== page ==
Faricimab Improves Results for Most Patients on Prior Therapy for nAMD

Switching medications may decrease treatment burden and macular fluid

Eye doctor looking into a man's eye

Intravitreal anti-vascular endothelial growth factor (anti-VEGF) injections, including aflibercept, bevacizumab and ranibizumab, have significantly improved outcomes for patients with neovascular age-related macular degeneration (nAMD). However, some disease is resistant to anti-VEGF therapy, causing patients to have residual macular fluid or need frequent treatment.

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Approved by the U.S. Food and Drug Administration in 2022, faricimab is the latest agent to be added to the anti-VEGF class. The clinical trials for faricimab in age-related macular degeneration (AMD) were solely in treatment-naive patients, making it difficult to generalize and apply the data to real-world patients, says Sumit Sharma, MD, a retina and uveitis specialist at Cleveland Clinic Cole Eye Institute.

“We wanted to see how our treatment-resistant patients did when they were switched to faricimab after being treated with other agents,” he says.

The resulting study was published in Ophthalmology Retina.

Study methods

The retrospective study assessed Cole Eye Institute patients with nAMD who had been treated with anti-VEGF injections and switched to intravitreal faricimab. A total of 126 eyes of 106 patients were included, with 87% switching from aflibercept.

“Aflibercept has been our top agent for patients with nAMD who are resistant to treatment with bevacizumab,” says Dr. Sharma.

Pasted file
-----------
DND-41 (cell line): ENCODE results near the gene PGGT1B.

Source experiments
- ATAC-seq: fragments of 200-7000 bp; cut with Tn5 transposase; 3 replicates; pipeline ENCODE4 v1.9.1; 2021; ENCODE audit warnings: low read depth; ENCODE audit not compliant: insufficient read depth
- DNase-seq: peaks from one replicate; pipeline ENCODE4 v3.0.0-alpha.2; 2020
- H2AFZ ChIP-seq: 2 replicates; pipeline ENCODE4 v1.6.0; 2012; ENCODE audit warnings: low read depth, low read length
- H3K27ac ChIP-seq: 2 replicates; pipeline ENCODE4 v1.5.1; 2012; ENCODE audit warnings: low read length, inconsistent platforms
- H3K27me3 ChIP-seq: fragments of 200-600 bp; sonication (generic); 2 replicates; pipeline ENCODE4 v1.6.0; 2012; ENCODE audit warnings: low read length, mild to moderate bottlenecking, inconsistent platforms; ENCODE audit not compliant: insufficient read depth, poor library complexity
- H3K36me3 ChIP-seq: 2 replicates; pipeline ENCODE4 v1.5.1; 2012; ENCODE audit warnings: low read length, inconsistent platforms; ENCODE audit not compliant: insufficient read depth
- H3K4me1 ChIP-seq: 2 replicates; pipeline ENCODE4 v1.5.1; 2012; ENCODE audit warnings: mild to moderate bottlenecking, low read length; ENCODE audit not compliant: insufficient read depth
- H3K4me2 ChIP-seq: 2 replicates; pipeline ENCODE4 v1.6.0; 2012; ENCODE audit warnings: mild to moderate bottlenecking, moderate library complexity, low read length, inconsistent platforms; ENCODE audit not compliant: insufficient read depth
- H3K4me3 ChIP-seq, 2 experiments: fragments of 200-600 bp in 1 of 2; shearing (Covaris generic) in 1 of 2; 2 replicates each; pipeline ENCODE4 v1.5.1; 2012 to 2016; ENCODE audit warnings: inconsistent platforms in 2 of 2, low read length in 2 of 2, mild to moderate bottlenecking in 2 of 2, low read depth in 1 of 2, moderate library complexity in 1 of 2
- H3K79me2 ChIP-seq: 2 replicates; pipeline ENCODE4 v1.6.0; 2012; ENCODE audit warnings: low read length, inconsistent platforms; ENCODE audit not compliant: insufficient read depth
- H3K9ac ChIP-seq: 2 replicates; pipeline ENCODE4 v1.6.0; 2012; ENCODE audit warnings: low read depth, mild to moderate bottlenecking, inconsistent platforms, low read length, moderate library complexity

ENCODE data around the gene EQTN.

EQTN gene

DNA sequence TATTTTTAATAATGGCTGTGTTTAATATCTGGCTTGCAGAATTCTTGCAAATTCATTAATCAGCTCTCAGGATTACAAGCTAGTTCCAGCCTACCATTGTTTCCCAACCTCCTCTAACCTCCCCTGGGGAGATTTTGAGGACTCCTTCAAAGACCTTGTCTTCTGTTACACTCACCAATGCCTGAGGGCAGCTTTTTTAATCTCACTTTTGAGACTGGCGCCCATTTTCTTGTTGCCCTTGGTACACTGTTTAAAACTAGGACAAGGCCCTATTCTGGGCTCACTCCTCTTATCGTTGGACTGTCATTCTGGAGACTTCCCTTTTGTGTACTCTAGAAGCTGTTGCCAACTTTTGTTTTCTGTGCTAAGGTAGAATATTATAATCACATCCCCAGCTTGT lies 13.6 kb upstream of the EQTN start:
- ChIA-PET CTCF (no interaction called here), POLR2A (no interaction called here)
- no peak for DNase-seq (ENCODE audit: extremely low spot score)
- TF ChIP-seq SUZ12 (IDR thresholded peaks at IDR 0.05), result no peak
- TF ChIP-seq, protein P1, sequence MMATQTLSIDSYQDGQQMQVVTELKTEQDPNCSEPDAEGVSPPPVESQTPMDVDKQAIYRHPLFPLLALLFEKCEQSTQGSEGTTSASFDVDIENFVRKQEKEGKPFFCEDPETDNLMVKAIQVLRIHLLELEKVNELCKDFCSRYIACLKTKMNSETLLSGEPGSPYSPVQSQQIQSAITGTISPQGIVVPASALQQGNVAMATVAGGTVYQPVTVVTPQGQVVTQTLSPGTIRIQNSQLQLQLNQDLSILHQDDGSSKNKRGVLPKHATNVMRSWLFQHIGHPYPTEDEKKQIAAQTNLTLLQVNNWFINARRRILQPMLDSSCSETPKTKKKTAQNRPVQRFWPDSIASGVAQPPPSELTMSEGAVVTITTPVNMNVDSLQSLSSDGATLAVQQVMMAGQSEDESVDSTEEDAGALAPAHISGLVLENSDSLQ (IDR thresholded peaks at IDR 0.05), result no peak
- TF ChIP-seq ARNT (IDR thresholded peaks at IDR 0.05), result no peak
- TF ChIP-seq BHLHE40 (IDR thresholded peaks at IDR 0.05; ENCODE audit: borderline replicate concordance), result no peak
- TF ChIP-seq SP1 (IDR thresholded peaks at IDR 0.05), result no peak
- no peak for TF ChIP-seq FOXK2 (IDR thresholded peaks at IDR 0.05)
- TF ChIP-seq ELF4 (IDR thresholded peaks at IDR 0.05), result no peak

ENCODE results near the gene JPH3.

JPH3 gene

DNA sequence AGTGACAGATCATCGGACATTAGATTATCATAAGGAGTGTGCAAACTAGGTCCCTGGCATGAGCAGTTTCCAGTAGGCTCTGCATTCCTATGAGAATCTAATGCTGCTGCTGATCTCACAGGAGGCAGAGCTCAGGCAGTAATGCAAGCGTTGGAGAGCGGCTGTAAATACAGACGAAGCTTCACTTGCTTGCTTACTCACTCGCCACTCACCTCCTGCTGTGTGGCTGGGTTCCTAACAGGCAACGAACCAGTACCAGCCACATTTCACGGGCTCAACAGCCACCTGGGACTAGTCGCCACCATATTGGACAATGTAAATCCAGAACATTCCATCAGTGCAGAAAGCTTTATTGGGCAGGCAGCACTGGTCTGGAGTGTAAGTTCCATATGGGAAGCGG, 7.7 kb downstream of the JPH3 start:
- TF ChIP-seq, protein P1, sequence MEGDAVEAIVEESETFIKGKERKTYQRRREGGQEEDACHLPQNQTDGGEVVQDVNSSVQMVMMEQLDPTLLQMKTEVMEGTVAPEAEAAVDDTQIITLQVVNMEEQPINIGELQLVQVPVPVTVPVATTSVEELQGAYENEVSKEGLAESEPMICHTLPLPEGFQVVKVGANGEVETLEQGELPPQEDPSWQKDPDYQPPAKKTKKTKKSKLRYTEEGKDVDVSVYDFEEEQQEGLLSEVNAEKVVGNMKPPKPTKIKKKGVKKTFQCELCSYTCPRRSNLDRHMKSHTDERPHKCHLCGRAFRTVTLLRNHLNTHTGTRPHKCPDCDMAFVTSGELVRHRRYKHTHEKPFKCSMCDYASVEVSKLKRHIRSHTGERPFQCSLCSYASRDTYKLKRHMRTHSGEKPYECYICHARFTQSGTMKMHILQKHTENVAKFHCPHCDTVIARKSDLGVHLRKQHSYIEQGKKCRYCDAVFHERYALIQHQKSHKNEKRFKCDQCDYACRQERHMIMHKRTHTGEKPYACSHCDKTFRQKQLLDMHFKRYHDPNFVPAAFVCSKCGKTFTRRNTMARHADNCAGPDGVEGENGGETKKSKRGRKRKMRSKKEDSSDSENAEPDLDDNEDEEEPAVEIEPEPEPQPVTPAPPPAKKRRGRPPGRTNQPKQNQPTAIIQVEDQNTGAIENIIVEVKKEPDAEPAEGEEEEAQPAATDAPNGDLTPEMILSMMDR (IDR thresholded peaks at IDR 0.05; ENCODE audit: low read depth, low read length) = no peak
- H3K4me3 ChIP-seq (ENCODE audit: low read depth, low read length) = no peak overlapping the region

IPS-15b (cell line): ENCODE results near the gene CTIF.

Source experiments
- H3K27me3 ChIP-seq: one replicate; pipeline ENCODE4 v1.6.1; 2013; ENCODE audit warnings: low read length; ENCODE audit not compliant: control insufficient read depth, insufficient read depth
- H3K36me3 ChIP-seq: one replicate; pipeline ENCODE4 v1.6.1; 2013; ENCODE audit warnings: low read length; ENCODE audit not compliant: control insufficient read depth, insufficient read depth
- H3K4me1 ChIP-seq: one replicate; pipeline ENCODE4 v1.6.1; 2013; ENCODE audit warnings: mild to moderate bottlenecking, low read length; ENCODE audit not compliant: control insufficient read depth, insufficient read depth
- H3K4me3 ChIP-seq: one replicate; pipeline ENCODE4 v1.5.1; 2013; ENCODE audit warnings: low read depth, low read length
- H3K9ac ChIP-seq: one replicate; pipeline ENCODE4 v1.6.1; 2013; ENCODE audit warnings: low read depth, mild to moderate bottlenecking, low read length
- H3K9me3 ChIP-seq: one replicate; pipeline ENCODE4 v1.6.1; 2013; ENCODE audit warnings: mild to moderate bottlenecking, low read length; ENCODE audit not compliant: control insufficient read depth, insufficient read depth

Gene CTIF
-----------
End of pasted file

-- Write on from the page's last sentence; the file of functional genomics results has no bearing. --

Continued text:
Central subfield thickness (CST), maximum pigment epithelial detachment (PED) height, and the presence of subretinal fluid (SRF) or intraretinal fluid (IRF) were evaluated on the first day of faricimab injection as well as after each treatment.

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Increasing treatment interval by up to two weeks

“The most important finding was that patients who were treatment-resistant on aflibercept — having persistent fluid or requiring treatment every four to six weeks — did a little better with faricimab,” says Dr. Sharma.

For most patients, faricimab increased the time between injections by one to two weeks. It also resulted in less macular fluid, as evidenced by a reduction in maximum PED height and mean CST, as well as an increase in patients without SRF or IRF after three injections. Visual acuity remained stable during treatment.

Although adding a week or two between injections may not seem like much, for patients needing injections every four weeks, the number of injections per year would decrease from 13 to eight or nine.

“That’s a significant reduction in treatment burden from the patient perspective,” says Dr. Sharma.

If the study had analyzed treatment-naive patients, a sizable portion may have been able to go 12 or 16 weeks between treatments, he notes.

Complications with faricimab

“Anytime you switch medications, there’s a risk, and there were a few patients in our group who had inflammation after switching to faricimab,” adds Dr. Sharma. “Luckily, they were mild cases, and all of those patients did fine switching back.”

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However, most of the 8.7% of patients who changed back to aflibercept did so because of worsening SRF or IRF.

For clinicians who switch their patients to faricimab, expect about 1 in 10 to go back to their original anti-VEGF agent, he says.

Setting patients’ expectations

Dr. Sharma considers faricimab another tool in the armamentarium for treating nAMD.

“I think it’s worthwhile to consider faricimab in our patients if they’re treatment-resistant on aflibercept,” he says.

When counseling patients who are thinking of switching to faricimab, physicians should tell them to expect to see either less fluid or a slightly longer interval between treatments, advises Dr. Sharma. “But they shouldn’t expect to get out to 16 weeks if they’re currently on an every-four-week interval.”

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